Group Backs Hybrid Hard Drives

The Hybrid Storage Alliance says the technology will improve laptop battery life and reliability.

In what could be a preview of the future of laptop computers, a group of top hardware companies have banded together to tout the benefits of hybrid hard drive technology to computer makers and users.

And it wont hurt their own bottom lines if the new computers become hot commodities.

The Hybrid Storage Alliance, introduced Jan. 6 at the Storage Visions Conference in Las Vegas, begins its mission with founding members Hitachi, Samsung, Seagate Technology, Fujitsu and Toshiba. Other major players, such as Hewlett-Packard and Microsoft, have been invited to join.

Hybrid hard drives combine nonvolatile, solid-state flash memory and traditional disk drives. The combination will help notebook makers improve the power efficiency and extend the battery life of their systems. Because there are fewer mechanical components moving within the hybrid drives, the systems also are more durable and reliable, group organizers said.

In addition, users can expect a faster boot time and quicker recovery time when the system is coming out of hibernation, they said.

Research company IDC predicts hybrid hard disk drives will constitute 35 percent of all hard disk drives shipped with portable PCs by 2010. The first hybrid products are expected to hit the market in the middle of 2007.

Hybrid hard drive technology is the industrys response to growing demand for notebook PCs that are as fast and durable as desktop PCs, said Joni Clark, a product marketing manager at Seagate, in Scotts Valley, Calif., and chairperson of the Hybrid Storage Alliance.

Hybrid technology can be deployed in other mobile devices and computing systems, and the technology combines the capacity and cost-effectiveness of hard drives with the responsiveness, power efficiency and durability of flash memory, Clark said.

"The hard drive industry is continuously looking for ways to bring greater value to the systems in which our technology resides and to those who use them," Clark said. "Adding nonvolatile memory to the hard drive brings about a host of mobility benefits that increases the value users want in notebook PCs—longer battery life, faster response [and] greater system durability."

NAND flash caching will emerge as an important technology enabler, especially to improve the performance of portable PCs running Microsofts Windows Vista operating system, said IDC analyst John Rydning.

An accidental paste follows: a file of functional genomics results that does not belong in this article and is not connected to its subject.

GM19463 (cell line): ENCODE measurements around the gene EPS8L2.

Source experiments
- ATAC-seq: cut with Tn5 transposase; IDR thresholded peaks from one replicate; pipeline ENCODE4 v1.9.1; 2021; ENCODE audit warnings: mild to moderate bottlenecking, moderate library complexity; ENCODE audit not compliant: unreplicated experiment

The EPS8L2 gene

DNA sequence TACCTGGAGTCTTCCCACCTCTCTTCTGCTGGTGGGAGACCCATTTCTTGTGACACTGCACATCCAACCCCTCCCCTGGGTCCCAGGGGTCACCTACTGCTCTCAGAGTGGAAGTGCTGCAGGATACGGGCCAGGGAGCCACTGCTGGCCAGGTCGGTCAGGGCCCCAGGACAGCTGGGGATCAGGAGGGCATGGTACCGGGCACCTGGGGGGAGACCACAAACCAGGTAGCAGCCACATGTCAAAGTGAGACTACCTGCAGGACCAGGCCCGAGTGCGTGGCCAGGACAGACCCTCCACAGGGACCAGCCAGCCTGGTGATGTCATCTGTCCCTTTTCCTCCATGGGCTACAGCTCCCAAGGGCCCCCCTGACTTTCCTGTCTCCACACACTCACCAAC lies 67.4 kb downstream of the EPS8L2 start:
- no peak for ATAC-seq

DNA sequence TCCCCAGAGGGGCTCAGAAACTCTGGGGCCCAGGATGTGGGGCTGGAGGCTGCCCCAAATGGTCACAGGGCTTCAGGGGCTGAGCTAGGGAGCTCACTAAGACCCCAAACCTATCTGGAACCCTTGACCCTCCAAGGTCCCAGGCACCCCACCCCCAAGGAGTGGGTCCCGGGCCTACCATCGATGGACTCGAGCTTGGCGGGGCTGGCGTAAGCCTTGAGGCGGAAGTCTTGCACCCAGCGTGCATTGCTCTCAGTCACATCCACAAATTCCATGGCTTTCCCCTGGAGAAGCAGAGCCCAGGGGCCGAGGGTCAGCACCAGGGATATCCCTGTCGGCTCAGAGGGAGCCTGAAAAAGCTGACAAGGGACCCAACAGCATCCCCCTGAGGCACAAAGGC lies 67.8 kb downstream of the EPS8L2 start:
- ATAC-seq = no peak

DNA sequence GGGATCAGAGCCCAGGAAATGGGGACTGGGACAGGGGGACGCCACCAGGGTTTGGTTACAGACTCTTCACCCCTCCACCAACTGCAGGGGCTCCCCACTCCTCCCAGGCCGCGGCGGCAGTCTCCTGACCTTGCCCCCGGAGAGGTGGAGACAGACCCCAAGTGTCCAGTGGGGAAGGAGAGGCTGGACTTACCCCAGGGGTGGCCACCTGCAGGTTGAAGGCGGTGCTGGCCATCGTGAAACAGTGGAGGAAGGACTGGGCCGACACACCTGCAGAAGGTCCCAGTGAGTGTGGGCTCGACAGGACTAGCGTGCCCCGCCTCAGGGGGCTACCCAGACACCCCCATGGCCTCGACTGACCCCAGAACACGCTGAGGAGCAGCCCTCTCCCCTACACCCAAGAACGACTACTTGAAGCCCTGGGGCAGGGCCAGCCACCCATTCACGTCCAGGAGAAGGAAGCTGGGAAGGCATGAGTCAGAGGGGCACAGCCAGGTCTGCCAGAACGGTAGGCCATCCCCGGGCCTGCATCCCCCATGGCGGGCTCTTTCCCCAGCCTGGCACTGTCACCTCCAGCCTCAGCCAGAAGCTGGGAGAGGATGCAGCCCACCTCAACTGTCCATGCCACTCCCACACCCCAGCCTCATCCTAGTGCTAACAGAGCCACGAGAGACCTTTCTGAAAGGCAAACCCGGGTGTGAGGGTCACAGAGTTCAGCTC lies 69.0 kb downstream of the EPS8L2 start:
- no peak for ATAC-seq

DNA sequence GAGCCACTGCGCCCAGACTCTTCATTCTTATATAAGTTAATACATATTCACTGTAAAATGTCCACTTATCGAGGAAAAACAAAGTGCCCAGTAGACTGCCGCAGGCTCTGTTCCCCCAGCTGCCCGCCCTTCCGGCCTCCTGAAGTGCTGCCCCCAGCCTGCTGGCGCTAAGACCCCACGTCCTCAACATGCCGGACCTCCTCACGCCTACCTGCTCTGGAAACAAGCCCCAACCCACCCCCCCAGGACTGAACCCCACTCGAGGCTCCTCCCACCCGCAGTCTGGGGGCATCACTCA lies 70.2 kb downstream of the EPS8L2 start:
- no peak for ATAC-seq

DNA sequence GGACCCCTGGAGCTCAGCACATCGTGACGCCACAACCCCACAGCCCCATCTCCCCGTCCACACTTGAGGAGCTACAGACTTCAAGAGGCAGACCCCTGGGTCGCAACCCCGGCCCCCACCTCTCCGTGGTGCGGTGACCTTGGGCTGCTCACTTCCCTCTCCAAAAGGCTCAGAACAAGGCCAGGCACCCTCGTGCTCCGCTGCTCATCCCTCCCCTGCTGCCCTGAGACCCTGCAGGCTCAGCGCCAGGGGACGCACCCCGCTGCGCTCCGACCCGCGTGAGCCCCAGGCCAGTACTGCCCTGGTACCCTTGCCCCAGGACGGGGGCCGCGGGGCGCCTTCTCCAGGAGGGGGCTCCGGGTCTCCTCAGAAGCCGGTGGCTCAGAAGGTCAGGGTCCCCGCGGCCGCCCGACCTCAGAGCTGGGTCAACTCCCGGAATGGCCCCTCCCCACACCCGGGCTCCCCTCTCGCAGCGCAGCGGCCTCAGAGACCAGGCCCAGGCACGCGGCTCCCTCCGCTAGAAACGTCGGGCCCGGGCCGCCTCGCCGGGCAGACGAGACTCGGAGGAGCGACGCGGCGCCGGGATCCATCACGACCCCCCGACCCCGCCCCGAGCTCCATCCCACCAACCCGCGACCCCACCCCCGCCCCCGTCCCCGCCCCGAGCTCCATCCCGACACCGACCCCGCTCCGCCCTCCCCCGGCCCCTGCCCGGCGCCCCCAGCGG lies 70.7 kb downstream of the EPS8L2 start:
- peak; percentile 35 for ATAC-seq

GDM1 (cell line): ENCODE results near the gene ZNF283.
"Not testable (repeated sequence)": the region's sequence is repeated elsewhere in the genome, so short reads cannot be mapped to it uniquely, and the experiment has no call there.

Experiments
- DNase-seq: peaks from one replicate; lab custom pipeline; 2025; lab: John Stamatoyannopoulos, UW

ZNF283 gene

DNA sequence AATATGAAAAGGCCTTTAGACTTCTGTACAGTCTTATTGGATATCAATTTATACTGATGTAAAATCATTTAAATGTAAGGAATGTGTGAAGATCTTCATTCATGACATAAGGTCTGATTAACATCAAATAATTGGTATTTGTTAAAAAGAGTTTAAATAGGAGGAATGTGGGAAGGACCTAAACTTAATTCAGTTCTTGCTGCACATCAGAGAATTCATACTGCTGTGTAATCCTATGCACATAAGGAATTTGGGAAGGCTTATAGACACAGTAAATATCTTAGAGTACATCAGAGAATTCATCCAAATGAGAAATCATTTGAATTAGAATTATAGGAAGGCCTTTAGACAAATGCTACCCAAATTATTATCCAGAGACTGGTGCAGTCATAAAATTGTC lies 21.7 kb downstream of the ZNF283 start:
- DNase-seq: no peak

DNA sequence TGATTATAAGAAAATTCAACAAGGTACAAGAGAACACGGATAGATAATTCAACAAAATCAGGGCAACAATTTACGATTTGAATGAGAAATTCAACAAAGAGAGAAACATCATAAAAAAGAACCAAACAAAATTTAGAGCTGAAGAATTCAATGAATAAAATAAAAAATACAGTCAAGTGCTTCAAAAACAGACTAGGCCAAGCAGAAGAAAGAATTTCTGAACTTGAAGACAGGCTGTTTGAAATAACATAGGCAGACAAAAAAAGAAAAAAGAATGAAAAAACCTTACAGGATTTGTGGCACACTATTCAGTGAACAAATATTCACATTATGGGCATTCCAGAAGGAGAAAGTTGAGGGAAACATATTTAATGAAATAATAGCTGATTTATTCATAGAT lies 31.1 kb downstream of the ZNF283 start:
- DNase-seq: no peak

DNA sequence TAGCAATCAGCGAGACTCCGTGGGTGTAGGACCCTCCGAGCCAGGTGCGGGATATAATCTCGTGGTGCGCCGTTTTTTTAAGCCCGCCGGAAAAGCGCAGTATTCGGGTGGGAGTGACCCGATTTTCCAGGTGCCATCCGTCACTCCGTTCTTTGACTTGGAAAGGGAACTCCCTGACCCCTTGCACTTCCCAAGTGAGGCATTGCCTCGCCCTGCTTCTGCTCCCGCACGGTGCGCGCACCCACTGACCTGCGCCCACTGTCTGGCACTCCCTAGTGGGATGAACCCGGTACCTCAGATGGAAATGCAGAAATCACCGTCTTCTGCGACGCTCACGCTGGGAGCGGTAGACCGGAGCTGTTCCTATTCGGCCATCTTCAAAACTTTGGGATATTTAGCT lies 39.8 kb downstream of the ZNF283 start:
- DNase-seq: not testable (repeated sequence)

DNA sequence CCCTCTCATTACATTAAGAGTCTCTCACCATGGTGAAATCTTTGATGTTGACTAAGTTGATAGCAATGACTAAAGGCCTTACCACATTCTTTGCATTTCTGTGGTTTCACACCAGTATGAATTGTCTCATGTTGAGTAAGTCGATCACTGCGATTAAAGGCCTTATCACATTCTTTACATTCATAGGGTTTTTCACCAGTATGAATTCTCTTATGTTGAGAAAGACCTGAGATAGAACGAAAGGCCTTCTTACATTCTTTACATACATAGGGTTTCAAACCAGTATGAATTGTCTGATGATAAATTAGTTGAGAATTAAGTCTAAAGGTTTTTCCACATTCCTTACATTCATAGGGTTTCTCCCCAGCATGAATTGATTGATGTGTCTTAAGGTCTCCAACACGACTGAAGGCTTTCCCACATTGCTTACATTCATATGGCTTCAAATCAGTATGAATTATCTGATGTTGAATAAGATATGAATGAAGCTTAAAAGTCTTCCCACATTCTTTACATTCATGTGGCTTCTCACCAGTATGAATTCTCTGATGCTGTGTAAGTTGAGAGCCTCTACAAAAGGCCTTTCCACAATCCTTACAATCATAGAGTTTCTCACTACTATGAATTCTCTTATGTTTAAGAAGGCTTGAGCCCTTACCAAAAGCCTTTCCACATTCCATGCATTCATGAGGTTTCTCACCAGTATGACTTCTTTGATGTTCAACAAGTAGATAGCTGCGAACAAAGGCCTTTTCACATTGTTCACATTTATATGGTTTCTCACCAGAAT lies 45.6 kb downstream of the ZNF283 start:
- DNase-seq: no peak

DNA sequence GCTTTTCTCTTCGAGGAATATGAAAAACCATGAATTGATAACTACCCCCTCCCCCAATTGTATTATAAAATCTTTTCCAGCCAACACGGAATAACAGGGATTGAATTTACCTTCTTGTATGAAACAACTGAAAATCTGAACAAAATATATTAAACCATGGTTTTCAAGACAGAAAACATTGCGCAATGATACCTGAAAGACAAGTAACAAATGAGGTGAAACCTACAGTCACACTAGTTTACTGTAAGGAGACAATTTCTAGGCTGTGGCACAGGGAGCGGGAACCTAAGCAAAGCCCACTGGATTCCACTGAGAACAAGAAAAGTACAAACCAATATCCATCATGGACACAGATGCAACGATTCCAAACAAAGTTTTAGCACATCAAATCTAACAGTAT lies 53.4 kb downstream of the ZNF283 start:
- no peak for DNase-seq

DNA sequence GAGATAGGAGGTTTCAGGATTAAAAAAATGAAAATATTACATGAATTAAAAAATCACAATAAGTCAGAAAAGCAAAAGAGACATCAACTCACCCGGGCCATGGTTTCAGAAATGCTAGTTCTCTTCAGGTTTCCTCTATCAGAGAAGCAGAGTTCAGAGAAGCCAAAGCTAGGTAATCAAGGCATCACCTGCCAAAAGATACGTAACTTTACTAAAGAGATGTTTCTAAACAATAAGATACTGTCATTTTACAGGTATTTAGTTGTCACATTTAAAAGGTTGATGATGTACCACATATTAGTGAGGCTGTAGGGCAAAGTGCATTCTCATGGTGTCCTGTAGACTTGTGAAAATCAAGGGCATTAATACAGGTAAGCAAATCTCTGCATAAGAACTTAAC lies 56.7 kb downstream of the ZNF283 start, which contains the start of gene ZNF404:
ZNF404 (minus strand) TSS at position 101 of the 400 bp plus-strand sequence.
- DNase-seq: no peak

"Hybrid hard drives combine the best features of two storage technologies in a single product to deliver high-capacity, responsive storage for portable PC users," Rydning said.

Vista is the first operating system to take full advantage of the benefits of hybrid technology, Clark said, although hybrids can also be run on Linux and Unix systems.

"Hybrid drives will leverage Windows ReadyDrive features in Windows Vista to enable a new generation of mobile PCs," said Bill Mitchell, corporate vice president of Microsofts Mobile and Tailored Platform Division, in Redmond, Wash. "These will boot up and resume from hibernation faster, optimize battery life, outperform standard hard disk drives, and [they] are more reliable and robust."

From a system standpoint, there are several advantages of hybrid hard drive technology over similar approaches, including ease of installation and improved data separation and data security, Clark said.

"Incorporating flash memory directly onto the hard drive greatly simplifies installation and does not require additional real estate on the host system," Clark said. "Installing hybrid drives in Windows Vista systems is as simple as installing traditional drives."

Having flash on the hard drive keeps all the system information stored in one location so that security or encryption mechanisms can be employed to protect all the data centrally, Clark said.

The new technology will add about $100 to the price of a laptop, Clark said. "We think adoption will start at the enterprise level and eventually move out to the consumer market as time goes by and prices start coming down," she said.

Chris Preimesberger

Chris J. Preimesberger

Chris J. Preimesberger is Editor-in-Chief of eWEEK and responsible for all the publication's coverage. In his 13 years and more than 4,000 articles at eWEEK, he has distinguished himself in reporting...